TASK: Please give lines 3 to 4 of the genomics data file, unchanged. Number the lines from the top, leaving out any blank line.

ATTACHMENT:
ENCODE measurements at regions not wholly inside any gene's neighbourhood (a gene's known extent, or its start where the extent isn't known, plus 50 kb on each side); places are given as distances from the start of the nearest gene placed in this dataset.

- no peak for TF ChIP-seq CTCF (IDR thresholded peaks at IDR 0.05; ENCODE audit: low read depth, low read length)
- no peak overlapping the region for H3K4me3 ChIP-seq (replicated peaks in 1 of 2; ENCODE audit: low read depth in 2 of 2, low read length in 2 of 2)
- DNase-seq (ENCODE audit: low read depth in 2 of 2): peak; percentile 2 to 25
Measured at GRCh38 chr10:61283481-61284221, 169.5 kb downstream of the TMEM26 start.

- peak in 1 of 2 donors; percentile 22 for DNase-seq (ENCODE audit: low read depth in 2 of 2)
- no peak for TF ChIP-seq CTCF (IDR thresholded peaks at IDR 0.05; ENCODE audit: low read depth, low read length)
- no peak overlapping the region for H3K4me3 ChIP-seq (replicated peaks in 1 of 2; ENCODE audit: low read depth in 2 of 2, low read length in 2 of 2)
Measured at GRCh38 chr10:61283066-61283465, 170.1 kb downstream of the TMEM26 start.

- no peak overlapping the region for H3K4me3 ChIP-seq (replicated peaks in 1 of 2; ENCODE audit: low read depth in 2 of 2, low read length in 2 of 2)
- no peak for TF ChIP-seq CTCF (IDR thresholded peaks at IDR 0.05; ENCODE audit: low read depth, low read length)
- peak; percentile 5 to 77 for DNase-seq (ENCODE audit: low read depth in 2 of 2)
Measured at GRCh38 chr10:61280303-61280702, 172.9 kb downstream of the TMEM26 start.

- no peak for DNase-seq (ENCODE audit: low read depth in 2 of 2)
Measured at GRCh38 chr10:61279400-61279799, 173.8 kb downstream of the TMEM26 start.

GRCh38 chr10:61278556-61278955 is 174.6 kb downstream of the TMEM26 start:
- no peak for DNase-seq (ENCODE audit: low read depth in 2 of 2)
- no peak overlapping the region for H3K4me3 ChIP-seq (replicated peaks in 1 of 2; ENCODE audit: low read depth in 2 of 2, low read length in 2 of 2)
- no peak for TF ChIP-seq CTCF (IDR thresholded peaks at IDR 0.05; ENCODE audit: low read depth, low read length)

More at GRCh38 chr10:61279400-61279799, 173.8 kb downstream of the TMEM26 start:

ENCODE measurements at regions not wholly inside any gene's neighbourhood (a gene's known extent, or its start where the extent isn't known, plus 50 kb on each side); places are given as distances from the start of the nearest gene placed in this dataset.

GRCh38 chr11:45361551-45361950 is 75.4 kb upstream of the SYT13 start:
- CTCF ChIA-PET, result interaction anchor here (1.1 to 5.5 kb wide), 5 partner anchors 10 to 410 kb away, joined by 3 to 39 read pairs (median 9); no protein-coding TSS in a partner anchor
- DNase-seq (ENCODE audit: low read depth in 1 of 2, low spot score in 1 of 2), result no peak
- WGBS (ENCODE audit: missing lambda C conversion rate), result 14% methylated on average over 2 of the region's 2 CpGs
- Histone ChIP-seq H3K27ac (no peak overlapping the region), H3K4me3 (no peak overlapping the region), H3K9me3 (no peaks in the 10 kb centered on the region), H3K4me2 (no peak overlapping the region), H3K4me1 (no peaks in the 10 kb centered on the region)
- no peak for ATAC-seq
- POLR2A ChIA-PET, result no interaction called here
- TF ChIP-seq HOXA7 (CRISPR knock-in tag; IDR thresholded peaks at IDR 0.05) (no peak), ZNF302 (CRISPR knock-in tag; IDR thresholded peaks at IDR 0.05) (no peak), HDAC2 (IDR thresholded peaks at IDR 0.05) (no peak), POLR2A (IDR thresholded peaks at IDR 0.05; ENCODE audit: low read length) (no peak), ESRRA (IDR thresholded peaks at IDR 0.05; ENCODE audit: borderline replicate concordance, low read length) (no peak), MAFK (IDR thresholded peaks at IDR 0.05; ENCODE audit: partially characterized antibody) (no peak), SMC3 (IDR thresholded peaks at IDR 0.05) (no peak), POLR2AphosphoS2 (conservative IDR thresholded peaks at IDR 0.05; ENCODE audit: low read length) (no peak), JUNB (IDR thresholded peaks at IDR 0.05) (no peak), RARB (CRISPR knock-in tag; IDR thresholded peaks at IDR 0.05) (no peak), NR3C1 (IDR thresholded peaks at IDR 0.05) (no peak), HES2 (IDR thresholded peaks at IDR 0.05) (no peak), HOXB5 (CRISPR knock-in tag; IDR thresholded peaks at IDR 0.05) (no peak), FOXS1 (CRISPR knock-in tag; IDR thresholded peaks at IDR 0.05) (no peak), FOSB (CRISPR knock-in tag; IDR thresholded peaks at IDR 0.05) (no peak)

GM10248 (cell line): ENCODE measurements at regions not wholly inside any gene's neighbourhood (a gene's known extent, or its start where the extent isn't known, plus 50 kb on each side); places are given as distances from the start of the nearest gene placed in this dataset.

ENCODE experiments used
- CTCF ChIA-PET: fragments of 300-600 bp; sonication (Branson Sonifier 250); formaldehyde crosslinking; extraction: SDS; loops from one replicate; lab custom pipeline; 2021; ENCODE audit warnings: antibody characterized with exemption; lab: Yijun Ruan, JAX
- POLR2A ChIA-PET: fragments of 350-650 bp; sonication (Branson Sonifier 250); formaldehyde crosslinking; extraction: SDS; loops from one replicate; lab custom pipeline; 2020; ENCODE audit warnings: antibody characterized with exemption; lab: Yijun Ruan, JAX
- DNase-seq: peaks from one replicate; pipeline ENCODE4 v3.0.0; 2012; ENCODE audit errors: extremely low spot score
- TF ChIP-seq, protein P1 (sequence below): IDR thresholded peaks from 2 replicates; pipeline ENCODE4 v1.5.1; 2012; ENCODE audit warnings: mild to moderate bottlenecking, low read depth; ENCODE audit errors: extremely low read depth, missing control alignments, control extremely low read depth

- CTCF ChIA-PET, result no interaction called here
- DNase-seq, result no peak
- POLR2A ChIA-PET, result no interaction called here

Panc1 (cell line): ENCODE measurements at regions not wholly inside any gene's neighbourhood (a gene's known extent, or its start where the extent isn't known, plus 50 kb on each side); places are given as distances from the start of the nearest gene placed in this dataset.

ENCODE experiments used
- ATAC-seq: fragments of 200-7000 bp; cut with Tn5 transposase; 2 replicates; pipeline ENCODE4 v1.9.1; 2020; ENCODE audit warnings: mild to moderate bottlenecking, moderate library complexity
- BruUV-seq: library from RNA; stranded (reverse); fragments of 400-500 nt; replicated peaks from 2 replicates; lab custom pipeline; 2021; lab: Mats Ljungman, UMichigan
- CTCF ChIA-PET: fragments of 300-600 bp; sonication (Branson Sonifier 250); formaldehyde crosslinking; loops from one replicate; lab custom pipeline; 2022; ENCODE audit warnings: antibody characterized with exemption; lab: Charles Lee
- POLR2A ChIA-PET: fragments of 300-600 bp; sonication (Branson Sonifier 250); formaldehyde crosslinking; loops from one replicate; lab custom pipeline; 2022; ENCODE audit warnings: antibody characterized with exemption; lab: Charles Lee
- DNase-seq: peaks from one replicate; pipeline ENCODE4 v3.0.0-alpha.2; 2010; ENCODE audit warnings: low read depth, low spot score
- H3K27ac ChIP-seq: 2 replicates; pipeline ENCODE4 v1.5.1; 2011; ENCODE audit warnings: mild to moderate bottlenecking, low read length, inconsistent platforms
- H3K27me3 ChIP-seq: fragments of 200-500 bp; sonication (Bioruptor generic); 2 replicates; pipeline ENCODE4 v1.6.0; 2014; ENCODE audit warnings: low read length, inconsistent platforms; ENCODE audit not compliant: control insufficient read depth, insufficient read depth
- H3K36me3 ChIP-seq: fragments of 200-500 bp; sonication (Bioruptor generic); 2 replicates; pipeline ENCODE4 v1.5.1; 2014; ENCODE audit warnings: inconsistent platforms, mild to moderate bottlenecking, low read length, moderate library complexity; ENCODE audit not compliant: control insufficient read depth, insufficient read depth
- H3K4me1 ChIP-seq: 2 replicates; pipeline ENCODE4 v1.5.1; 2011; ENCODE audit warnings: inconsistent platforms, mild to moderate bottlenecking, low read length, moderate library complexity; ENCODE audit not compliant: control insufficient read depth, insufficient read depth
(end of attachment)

- no peak overlapping the region for H3K4me3 ChIP-seq (replicated peaks in 1 of 2; ENCODE audit: low read depth in 2 of 2, low read length in 2 of 2)
- DNase-seq (ENCODE audit: low read depth in 2 of 2): peak; percentile 2 to 25